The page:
UNIT 1.4: Current and Emerging Challenges to Bioenergy Development

In previous units, we explored trends in bioenergy development; bioenergy products, co-products and by-products; and economic, social and ecological impacts of bioenergy. Throughout each of the previous units, the cornerstone has been the potential for bioenergy development to be sustainable. This unit explores some of the current constraints and challenges to bioenergy development. We’ve groups these challenges into the following categories:

  1. Limits of biomass supply: land availability, competing land uses, yield gaps, on farm storage;
  2. Risk of invasiveness of feedstock crops;
  3. Farmer knowledge and risk: strategies for agricultural risk management, farmer knowledge regarding agronomic and financial management of bioenergy cropping;
  4. Conversion of cellulosic biomass;
  5. Cost of transportation and challenges of storage of feedstocks; and
  6. Physical and intangible infrastructure necessary for growth of bioenergy industries.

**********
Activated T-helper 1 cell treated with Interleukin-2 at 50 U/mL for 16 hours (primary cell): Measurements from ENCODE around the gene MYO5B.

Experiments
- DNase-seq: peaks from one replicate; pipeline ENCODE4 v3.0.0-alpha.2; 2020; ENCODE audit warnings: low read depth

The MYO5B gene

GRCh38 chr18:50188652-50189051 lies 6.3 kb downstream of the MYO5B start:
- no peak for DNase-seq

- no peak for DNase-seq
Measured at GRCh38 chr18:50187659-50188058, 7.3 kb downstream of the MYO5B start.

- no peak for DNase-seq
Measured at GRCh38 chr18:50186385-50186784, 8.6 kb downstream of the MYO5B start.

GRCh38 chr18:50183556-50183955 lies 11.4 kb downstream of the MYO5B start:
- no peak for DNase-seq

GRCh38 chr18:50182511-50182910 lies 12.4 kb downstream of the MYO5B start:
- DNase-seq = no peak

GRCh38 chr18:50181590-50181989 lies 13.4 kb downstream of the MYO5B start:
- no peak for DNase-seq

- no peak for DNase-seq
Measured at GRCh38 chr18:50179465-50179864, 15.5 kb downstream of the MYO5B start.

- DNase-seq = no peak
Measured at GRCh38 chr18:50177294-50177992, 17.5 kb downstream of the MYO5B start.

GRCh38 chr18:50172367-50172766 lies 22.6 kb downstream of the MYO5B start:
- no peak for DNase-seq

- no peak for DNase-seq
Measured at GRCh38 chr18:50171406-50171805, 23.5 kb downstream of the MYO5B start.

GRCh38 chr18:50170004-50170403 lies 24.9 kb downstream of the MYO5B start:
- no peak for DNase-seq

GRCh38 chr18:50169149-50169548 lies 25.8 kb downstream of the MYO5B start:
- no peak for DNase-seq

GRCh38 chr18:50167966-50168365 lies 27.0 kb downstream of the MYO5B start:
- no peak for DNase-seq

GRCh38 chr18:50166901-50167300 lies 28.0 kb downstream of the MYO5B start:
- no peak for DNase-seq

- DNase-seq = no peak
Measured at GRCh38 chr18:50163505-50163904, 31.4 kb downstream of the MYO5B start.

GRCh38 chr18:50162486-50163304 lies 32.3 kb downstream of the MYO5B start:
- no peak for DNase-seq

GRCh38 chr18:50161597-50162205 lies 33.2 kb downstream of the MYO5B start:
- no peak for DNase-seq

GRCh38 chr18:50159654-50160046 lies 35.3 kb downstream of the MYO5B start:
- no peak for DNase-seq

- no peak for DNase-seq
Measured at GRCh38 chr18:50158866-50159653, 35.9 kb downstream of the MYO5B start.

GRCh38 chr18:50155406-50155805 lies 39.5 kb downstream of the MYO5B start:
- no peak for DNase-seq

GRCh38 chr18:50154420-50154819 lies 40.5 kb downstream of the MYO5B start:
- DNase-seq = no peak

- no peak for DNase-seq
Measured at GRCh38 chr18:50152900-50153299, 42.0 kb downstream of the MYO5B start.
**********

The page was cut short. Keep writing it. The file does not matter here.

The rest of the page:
Bioenergy may play a role in  meeting current and anticipated future energy demands, and for addressing concerns about energy security, energy independence, and environmental and climate impacts associated with non-renewable energy. Yet, there are many challenges to the full-scale utilization of bioenergy as a major component of the overall U.S. energy portfolio, particularly with regards to sustainability.  These challenges are technological, financial and economic, and social. Challenges are presented in this unit following a simplified supply and development chain (e.g., biomass supply, conversion to ethanol, infrastructure development). This ordering of challenges does not imply that any area presents a more immediate or intractable challenge than other areas.

Guiding Questions

  • What are the primary constraints on feedstock supply?
  • What is the level of farmer knowledge regarding biomass production and markets?  What are the risks of biomass production to farmers/foresters and how can they manage that risk?
  • Will potentially invasive plant species be used as biomass resources?
  • What types of biotechnology are being applied in biomass development?  Do biomass producers possess adequate knowledge of factors that my influence their decision-making?
  • What are the key bottlenecks in conversion technology?
  • What types of infrastructure types are necessary for meeting bioenergy goals?
  • How do feedstock transportation, handling and storage affect bioenergy development?
  • Which will come first: supply or demand?